Taste: 4/5 I’m a sucker for simple flavours, so I love these. Others may find them a tad basic.

Amendments: Used cherry jam instead of raspberry, I’d recommend using whatever you have to hand.

Chance of remake: Maybe at Christmas I’ll do Santas or Christmas trees…

You can find the scary scull biscuit recipe on BBC Good Food.

Blackberry lemon cakes with cheesecake topping – BBC Good Food

October 25, 2010

This week’s bake was, by all accounts, a bit of a weird one. It was two cakes in one, normal sponge cake on the bottom with a cheesecake style topping. Except the cheesecake part wasn’t made from cheese, but rather sour cream, an egg and icing sugar.

Anyway, this required messing about with fiddly strips of paper that you would need later on to pull the cakes out of the muffin tin, but if you wanted to save yourself the hassle you could probably just use tall cupcake or muffin cases to similar effect.

Another reason why this bake was odd is that when the cake part has barely cooked, you have to take them out of the oven and squash them into the base of the muffin holes so that you can pour the cheesecake mixture (at this point runny) to fill up the holes. I got the feeling that this wouldn’t work because the cakes had already risen quite a lot, but it’s amazing what you can do with a spatula isn’t it?

Anyway, after pouring the cheesecake mixture on, they go back in the oven for a bit and then when they come out they do look ever so sweet with the luscious blackberry glistening out from the top. The recipe actually called for blueberries, but at this time of year they are so expensive and carry so many food miles I just couldn’t bear to use them and found these blackberries on special offer instead.

Now for the inevitable problems with this week’s bake… The recipe commands you to take the cakes out of the oven when they are only partially cooked in order to flatten them slightly and pour the cheesecake topping on. You wouldn’t be able to do this at the end as they’d be too hard to push down and there would be no room for the topping. The problem is that the resulting cakes (or at least mine) remained pale and not quite cooked enough for my liking at the end of it. They weren’t light and airy like normal sponge, but a lot more dense. It wasn’t a bad cake, but you can see why cheesecakes are normally accompanied by biscuit and not sponge…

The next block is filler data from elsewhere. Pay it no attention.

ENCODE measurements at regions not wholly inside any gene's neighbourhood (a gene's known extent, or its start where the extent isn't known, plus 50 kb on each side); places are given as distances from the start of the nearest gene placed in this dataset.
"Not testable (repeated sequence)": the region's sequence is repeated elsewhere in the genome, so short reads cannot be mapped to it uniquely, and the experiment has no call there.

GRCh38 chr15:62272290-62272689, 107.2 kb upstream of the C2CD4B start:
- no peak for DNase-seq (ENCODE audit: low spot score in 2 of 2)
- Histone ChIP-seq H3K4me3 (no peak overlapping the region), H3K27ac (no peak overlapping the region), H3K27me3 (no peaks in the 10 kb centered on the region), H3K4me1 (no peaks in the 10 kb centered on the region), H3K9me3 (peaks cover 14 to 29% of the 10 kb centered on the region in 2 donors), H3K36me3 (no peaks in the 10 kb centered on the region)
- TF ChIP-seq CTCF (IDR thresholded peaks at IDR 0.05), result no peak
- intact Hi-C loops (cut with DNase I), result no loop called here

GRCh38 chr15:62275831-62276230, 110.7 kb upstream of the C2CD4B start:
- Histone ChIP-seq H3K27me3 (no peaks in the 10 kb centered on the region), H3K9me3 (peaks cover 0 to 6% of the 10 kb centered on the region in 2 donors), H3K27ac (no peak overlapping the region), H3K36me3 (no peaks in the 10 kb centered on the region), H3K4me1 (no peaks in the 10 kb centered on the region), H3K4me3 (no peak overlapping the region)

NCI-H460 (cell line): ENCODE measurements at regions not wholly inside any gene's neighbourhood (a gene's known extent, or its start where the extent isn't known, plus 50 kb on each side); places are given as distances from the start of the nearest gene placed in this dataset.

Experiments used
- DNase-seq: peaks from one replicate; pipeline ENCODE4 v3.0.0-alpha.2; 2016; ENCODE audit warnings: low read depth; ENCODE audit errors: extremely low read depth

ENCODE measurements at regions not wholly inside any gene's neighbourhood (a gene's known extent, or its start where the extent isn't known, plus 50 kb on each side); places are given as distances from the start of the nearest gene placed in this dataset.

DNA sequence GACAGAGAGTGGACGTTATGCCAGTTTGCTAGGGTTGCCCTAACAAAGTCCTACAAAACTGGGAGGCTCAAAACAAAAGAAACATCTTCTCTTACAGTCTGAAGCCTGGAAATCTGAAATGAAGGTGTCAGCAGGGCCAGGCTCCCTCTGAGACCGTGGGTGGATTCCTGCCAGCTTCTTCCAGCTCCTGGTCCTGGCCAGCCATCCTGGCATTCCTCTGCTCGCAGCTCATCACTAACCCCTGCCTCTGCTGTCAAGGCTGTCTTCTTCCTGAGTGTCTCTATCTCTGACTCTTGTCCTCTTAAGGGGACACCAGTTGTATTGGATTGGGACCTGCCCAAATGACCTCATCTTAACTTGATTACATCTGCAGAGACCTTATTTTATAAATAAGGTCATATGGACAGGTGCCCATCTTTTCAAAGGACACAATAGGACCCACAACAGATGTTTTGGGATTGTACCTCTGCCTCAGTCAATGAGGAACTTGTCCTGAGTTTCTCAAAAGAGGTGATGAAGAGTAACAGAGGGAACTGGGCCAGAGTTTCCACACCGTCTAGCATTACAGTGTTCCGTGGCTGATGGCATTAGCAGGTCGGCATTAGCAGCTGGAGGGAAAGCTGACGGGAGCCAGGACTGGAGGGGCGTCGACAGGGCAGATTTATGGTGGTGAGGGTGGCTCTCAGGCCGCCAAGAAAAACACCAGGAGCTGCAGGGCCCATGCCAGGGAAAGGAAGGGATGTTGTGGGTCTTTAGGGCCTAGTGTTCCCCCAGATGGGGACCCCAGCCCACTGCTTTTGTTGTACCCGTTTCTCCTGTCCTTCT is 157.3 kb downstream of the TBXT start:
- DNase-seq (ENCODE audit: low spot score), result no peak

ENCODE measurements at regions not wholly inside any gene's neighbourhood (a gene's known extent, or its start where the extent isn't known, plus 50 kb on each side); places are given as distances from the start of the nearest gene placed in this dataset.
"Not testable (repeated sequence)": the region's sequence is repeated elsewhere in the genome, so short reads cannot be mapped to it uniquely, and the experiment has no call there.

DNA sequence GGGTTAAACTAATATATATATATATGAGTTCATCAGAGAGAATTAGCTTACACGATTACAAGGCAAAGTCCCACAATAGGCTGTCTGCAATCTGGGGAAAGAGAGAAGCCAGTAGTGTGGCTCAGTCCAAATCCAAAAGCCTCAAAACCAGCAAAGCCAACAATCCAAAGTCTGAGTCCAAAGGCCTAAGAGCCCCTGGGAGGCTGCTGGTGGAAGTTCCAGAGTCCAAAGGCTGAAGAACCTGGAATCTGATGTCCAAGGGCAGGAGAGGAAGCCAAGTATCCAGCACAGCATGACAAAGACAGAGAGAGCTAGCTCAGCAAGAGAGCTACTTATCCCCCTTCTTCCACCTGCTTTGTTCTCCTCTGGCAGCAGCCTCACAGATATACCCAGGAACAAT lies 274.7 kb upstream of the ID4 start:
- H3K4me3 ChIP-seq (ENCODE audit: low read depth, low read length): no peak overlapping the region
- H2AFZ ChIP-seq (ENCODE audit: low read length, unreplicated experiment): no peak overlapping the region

The taste of the cheesecake part was light and somewhat refreshing, and the sponges just lemony enough. Still, I don’t think I’ll be rushing to make these again, even if they were a little more interesting than usual.

So here we go:

Taste: 3/5 Nice enough, but they don’t really have the wow factor, unfortunately.

Difficulty: 3/5 The tricky part here is the laying of the baking paper strips into the muffin holes to allow you to pull out the cakes at the end. It was a lot of faff for not a fantastic reward – if you had a silicon baking tray you might want to use one of those instead. It was also a bit weird having to push down part baked cakes with a spatula.

Amendments: Subtituted blueberries for blackberries, you could probably use whichever fruit you liked here, although a berry of some kind would work best I think.

Chance of remake: 1/5 Nice enough, but with so many other wonderful treats I can’t imagine I’ll be rushing to the kitchen for these any time soon.

You can find the lemon cake with blueberry lemon cakes with cheesecake topping recipe on the BBC Good Food website.

Special thanks to Emma for the props and ‘rustic’ table 😉

Cranberry and white chocolate Blondies

October 21, 2010

After the recent success of the Brownies, I thought it was only natural to turn my hand to their polar opposite – Blondies.

If you’ve never heard of a blondie before, you’re not alone. But basically imagine a brownie without the cocoa powder and milk/dark chocolate, instead substituted for vanilla and white chocolate and you have a blondie.

I had found some dried cranberries in my local deli so I was all good to go. These were fairly easy to make, a bit of hefty mixing and a little bit of fiddly chopping of the chocolate were the only hurdles to stand in the way here.

Once again however I had a bit of an issue with cooking times. This time I even used the tin that was recommended in the recipe and they still didn’t cook through enough after the supposed required time. To get round this quicker I cut the blondies into squares and laid them out on a baking sheet just to get the edges to firm up but still leave a lovely fudgy consistency behind.